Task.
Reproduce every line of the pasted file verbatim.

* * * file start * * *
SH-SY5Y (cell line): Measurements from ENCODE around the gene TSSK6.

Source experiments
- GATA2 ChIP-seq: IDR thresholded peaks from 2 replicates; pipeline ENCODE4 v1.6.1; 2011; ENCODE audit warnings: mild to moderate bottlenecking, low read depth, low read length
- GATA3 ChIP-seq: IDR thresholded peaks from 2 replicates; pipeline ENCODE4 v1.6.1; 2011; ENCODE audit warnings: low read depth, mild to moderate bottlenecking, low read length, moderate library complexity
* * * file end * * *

SH-SY5Y (cell line): Measurements from ENCODE around the gene TSSK6.

Source experiments
- GATA2 ChIP-seq: IDR thresholded peaks from 2 replicates; pipeline ENCODE4 v1.6.1; 2011; ENCODE audit warnings: mild to moderate bottlenecking, low read depth, low read length
- GATA3 ChIP-seq: IDR thresholded peaks from 2 replicates; pipeline ENCODE4 v1.6.1; 2011; ENCODE audit warnings: low read depth, mild to moderate bottlenecking, low read length, moderate library complexity